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Z-H Pan, Y MA; Voltage-Dependent K+ and Na+ Currents Contribute to the Response Properties of Mammalian Retinal Bipolar Cells . Invest. Ophthalmol. Vis. Sci. 2002;43(13):3770.
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© ARVO (1962-2015); The Authors (2016-present)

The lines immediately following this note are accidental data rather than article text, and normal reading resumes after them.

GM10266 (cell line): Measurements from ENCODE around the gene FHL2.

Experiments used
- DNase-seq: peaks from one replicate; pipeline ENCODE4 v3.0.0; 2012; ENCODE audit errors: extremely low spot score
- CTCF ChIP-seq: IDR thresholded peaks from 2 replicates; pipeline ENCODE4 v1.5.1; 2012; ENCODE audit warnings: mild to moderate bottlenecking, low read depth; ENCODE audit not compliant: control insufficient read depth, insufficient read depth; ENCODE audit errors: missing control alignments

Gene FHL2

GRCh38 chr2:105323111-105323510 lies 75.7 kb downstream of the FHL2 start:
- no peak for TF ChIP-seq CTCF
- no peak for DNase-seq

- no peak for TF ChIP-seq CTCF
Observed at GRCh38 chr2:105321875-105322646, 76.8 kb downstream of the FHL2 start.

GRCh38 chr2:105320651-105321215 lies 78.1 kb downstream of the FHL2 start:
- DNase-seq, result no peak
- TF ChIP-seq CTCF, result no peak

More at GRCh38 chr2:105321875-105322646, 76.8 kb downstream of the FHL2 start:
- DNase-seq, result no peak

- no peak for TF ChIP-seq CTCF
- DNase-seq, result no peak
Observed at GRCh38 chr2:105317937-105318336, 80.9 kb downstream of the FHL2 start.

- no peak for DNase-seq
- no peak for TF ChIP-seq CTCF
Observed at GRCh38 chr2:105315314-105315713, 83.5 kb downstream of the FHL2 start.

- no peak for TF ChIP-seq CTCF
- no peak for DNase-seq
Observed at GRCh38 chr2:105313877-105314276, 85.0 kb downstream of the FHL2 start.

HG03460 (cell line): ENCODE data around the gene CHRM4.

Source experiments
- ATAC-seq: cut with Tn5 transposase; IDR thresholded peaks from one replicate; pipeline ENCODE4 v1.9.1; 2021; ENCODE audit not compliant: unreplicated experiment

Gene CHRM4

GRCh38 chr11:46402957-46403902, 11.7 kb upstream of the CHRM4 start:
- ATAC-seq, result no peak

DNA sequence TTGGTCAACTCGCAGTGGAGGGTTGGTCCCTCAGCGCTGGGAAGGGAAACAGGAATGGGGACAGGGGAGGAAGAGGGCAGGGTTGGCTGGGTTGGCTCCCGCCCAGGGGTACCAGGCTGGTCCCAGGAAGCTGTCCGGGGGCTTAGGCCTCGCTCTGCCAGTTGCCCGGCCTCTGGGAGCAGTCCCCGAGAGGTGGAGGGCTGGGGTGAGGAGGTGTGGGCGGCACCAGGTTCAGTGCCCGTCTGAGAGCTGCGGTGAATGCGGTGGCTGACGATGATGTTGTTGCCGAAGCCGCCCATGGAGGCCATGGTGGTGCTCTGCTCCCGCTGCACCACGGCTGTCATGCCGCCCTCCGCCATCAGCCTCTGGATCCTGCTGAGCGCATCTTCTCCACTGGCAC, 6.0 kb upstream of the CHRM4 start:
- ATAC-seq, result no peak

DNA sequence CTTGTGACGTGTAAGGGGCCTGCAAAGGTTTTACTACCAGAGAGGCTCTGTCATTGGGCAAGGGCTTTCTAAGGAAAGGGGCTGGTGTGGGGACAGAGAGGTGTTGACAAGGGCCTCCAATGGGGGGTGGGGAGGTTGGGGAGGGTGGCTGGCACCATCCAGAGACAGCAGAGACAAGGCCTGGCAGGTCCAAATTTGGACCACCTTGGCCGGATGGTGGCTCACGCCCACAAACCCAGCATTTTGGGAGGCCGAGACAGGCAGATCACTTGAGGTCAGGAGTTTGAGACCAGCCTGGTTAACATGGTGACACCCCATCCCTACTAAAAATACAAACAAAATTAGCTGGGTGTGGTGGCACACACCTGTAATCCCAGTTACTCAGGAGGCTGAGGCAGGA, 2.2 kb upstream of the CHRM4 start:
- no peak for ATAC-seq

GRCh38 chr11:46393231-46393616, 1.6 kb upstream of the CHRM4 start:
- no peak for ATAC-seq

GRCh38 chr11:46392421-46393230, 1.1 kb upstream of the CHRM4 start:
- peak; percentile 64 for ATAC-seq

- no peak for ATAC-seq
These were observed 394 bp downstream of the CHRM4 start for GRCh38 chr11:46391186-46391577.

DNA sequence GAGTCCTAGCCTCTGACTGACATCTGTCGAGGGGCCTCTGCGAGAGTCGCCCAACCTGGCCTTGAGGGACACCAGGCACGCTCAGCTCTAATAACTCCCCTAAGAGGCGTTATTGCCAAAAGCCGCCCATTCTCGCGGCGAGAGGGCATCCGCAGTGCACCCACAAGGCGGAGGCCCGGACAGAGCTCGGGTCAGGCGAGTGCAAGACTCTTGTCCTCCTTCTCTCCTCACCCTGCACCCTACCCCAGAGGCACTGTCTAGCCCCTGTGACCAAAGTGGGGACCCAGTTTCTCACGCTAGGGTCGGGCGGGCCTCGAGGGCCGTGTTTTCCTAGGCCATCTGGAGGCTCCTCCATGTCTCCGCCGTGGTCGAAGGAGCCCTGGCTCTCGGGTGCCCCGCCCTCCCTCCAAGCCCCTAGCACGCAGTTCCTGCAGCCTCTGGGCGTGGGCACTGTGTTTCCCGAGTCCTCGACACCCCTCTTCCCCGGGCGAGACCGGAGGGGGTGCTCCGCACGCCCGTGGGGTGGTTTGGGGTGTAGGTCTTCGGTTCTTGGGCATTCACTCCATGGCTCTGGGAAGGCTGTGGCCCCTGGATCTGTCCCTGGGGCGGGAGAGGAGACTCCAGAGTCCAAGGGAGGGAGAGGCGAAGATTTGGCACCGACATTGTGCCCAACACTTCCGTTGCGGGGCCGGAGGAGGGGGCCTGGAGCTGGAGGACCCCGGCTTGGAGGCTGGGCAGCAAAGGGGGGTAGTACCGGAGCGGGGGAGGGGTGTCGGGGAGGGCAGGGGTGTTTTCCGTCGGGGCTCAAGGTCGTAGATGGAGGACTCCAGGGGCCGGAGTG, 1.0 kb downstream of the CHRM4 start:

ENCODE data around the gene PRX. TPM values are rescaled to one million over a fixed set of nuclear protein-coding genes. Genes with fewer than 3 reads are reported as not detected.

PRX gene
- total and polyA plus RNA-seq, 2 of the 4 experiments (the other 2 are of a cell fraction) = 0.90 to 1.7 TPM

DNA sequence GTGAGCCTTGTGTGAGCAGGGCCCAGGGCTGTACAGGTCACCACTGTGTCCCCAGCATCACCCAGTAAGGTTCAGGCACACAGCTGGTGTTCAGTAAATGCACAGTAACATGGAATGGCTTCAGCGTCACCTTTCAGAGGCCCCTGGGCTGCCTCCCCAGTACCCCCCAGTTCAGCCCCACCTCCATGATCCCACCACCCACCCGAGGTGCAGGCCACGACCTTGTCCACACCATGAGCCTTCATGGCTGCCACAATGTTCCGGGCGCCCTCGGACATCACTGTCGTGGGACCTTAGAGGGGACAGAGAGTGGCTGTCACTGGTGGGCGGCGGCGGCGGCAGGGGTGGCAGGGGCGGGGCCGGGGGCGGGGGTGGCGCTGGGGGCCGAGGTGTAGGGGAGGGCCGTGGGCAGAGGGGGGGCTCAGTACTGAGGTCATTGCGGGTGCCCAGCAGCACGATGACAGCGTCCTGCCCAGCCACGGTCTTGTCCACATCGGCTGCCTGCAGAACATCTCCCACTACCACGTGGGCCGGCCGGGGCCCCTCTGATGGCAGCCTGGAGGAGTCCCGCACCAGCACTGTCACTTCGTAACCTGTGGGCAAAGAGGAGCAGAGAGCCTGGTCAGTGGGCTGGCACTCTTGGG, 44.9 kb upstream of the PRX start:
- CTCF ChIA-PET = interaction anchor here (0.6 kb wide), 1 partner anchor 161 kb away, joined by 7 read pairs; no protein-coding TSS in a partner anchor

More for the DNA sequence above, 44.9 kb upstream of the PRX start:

Purpose: We have previously reported that mammalian cone bipolar cells express much larger K+ currents than rod bipolar cells and have also shown that a subset of cone bipolar cells express Na+ currents. Here, we investigated the possible roles of these currents in shaping bipolar cell response properties. Methods: Whole-cell patch-clamp recordings were performed on isolated bipolar cells or bipolar cells in retinal slices from ≥4-week-old rats. The effects of K+ and Na+ channel blockers were examined on the spontaneous regenerative waveforms and the current-injection-evoked responses of these cells. Results: Isolated bipolar cells exhibit spontaneous regenerative activities. The regenerative waveforms of rod and cone bipolar cells were found to be distinct. The waveforms of rod bipolar cells displayed a more depolarizing potential and a longer duration than those of cone bipolar cells. In addition, a subset of cone bipolar cells exhibits a TTX-sensitive action potential. Current injection evoked a fixed plateau of the voltage response for both rod and cone bipolar cells. The plateau of the voltage response in rod bipolar cells was again found to be more positive than that observed in cone bipolar cells. Application of TEA and 4-AP increased the amplitude of the spontaneous waveform and the evoked voltage response in both types of bipolar cells. Action potentials were also observed by current-injection in many cone bipolar cells. The rise time of the evoked voltage response in these cone bipolar cells was significantly shorter than that observed in rod bipolar cells. Conclusion: The voltage response of bipolar cells is capped by K+ currents. Na+ currents speed up the kinetics of the voltage response in cone bipolar cells. Our results suggest that K+ and Na+ currents play an important role in defining the different response properties between mammalian rod and cone bipolar cells.
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